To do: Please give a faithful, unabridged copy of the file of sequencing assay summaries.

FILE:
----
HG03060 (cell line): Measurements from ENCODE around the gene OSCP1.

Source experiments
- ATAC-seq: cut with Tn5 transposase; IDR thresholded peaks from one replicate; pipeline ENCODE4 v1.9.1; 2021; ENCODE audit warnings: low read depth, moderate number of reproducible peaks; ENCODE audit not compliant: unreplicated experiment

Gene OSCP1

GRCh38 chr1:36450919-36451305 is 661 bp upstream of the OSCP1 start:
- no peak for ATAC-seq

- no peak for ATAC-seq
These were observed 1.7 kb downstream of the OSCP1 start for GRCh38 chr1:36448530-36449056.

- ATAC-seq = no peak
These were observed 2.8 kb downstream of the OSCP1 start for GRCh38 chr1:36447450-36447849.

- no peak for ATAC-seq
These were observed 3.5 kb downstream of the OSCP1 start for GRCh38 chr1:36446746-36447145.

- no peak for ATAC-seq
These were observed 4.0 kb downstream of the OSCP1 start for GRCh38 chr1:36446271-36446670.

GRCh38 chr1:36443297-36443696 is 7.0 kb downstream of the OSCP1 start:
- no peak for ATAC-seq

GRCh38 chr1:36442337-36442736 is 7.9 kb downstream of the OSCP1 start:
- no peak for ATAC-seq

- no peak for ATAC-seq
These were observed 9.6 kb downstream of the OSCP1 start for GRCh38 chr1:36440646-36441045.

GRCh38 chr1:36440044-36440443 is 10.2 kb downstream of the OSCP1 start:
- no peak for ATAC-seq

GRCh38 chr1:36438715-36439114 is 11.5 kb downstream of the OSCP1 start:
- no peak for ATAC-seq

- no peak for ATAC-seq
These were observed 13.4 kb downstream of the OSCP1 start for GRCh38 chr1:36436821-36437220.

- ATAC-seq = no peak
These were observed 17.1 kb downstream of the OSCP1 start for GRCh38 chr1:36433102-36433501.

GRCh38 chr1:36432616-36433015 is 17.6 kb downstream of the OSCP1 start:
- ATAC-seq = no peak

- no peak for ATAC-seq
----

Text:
HG03060 (cell line): Measurements from ENCODE around the gene OSCP1.

Source experiments
- ATAC-seq: cut with Tn5 transposase; IDR thresholded peaks from one replicate; pipeline ENCODE4 v1.9.1; 2021; ENCODE audit warnings: low read depth, moderate number of reproducible peaks; ENCODE audit not compliant: unreplicated experiment

Gene OSCP1

GRCh38 chr1:36450919-36451305 is 661 bp upstream of the OSCP1 start:
- no peak for ATAC-seq

- no peak for ATAC-seq
These were observed 1.7 kb downstream of the OSCP1 start for GRCh38 chr1:36448530-36449056.

- ATAC-seq = no peak
These were observed 2.8 kb downstream of the OSCP1 start for GRCh38 chr1:36447450-36447849.

- no peak for ATAC-seq
These were observed 3.5 kb downstream of the OSCP1 start for GRCh38 chr1:36446746-36447145.

- no peak for ATAC-seq
These were observed 4.0 kb downstream of the OSCP1 start for GRCh38 chr1:36446271-36446670.

GRCh38 chr1:36443297-36443696 is 7.0 kb downstream of the OSCP1 start:
- no peak for ATAC-seq

GRCh38 chr1:36442337-36442736 is 7.9 kb downstream of the OSCP1 start:
- no peak for ATAC-seq

- no peak for ATAC-seq
These were observed 9.6 kb downstream of the OSCP1 start for GRCh38 chr1:36440646-36441045.

GRCh38 chr1:36440044-36440443 is 10.2 kb downstream of the OSCP1 start:
- no peak for ATAC-seq

GRCh38 chr1:36438715-36439114 is 11.5 kb downstream of the OSCP1 start:
- no peak for ATAC-seq

- no peak for ATAC-seq
These were observed 13.4 kb downstream of the OSCP1 start for GRCh38 chr1:36436821-36437220.

- ATAC-seq = no peak
These were observed 17.1 kb downstream of the OSCP1 start for GRCh38 chr1:36433102-36433501.

GRCh38 chr1:36432616-36433015 is 17.6 kb downstream of the OSCP1 start:
- ATAC-seq = no peak

- no peak for ATAC-seq